16. Aim for clarity in your explanation – You will dig up masses of information if you study properly. Sift and sort so that your sermon isn’t packed and dense, but engaging and on target. You could offer a subsequent audio file of out-takes (bonus material!) and notice that most people don’t take you up on the offer!
17. Be alert to different levels of application – Not every application has to be an instruction to action. Sometimes the text’s application is at the level of belief rather than conduct. Sometimes the take-home should be a heart stirred by truth, by Christ, by the gospel. Affections, belief and conduct all matter. If we make application purely about conduct, then we are missing a goldmine of genuine life change.
18. Keep your message structure simple – An easy message outline will remember itself. If you need extensive notes to keep track of your message, don’t expect first time hearers to get it (you’ve had hours of thought and study and practice and prayer, they’re getting one shot only!)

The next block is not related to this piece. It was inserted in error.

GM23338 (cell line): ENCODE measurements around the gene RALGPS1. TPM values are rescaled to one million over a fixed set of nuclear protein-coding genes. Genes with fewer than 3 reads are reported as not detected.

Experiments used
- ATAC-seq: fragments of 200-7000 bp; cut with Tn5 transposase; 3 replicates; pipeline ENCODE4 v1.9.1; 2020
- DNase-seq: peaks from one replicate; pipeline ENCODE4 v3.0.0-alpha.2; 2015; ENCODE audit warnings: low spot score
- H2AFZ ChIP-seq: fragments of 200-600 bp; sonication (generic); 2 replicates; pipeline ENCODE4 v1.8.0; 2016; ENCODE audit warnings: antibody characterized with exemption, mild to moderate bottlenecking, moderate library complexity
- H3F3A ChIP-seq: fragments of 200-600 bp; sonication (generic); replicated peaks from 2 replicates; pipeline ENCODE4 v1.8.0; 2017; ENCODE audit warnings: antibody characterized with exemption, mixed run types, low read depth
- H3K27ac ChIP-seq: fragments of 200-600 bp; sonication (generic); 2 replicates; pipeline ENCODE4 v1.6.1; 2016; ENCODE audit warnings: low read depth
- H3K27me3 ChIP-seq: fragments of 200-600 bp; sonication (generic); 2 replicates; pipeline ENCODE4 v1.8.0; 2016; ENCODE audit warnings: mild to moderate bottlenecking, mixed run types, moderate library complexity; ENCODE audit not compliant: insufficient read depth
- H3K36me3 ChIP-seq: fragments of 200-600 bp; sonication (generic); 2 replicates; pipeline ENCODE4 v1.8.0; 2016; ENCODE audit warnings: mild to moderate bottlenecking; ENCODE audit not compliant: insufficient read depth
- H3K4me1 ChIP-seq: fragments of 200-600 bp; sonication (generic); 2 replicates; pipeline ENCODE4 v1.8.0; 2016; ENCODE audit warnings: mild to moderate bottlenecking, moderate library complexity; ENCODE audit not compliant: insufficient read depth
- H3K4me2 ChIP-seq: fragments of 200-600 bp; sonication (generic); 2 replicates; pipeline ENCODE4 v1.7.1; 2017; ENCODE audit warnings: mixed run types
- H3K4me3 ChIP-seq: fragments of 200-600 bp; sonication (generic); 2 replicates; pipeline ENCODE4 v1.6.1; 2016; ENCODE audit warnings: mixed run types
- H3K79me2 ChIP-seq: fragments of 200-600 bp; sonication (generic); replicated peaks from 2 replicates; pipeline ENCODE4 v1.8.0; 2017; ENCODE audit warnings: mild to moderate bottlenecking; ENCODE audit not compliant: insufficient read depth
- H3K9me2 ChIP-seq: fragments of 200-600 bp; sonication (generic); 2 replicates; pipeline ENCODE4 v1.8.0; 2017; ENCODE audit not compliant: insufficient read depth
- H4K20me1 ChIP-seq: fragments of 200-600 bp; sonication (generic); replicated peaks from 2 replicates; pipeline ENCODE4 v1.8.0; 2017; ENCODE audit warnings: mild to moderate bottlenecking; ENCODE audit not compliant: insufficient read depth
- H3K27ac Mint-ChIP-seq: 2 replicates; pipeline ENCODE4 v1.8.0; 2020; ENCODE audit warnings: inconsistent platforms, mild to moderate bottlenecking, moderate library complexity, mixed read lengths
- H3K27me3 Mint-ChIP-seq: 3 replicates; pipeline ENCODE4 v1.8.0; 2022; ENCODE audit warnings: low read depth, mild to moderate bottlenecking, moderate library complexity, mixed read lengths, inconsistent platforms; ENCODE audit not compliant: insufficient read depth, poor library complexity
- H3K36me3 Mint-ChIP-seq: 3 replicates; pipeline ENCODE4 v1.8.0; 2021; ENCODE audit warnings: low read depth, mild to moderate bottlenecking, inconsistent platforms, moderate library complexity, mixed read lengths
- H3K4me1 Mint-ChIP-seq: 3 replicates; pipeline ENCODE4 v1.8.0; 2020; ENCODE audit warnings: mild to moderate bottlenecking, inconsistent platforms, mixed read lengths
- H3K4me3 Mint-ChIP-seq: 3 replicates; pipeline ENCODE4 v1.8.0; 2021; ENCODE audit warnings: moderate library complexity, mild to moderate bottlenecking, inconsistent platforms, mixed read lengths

19. Preach the message of the text, not a message from the text – There are any number of potential homiletical outlines, thoughts and applications in a passage. Some are closer than others to the actual message of the text. If you preach clever messages derived from texts you will get lots of affirmation. If you actually preach the message of the text, and you preach it well, you will be a gem of inestimable value in the church!
20. Begin your relevance in the introduction – The old idea of explain for ages and then apply briefly should become a relic of an idea. You can demonstrate the relevance of a passage before you even read it. Get the relevance into the introduction, then continue to show the relevance of the passage and seem relevant as a preacher throughout the message.
Just one more post, not because that is all there is to say, but because I don’t want the series to go long in the hope of being exhaustive – that doesn’t work in preaching, so I probably shouldn’t do it here either!